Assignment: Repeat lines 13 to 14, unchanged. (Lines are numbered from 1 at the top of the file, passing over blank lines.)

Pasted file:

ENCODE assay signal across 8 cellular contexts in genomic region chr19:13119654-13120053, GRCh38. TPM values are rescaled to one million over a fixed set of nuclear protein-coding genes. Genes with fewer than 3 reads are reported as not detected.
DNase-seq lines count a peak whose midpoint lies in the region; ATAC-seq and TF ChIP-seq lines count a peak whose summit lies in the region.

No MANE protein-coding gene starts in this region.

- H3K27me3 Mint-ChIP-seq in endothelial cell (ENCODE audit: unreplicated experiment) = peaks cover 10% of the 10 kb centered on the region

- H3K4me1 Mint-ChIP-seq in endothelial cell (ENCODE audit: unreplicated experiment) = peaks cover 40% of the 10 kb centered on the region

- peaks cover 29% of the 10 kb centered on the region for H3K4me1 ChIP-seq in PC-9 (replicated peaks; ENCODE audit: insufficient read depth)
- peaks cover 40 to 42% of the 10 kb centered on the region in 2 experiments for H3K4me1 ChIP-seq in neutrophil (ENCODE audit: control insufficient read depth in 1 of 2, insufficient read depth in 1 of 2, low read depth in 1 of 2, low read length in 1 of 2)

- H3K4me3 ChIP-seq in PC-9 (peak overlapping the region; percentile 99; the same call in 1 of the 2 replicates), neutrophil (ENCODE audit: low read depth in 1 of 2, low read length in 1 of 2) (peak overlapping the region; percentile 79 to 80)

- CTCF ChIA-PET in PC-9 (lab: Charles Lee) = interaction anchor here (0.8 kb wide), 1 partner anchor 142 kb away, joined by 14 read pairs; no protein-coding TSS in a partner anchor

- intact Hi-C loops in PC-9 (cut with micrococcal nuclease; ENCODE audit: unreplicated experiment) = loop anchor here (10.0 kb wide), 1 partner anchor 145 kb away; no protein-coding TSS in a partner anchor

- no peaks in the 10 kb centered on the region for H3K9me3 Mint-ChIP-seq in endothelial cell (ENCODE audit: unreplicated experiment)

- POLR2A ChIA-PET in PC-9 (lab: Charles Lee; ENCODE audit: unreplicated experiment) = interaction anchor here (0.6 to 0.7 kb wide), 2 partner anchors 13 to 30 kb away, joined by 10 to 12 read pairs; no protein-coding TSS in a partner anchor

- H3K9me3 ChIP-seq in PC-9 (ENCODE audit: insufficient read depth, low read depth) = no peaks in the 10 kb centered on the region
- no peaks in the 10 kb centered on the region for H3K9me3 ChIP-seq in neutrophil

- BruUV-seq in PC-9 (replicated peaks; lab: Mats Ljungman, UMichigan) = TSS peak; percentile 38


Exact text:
- H3K9me3 ChIP-seq in PC-9 (ENCODE audit: insufficient read depth, low read depth) = no peaks in the 10 kb centered on the region
- no peaks in the 10 kb centered on the region for H3K9me3 ChIP-seq in neutrophil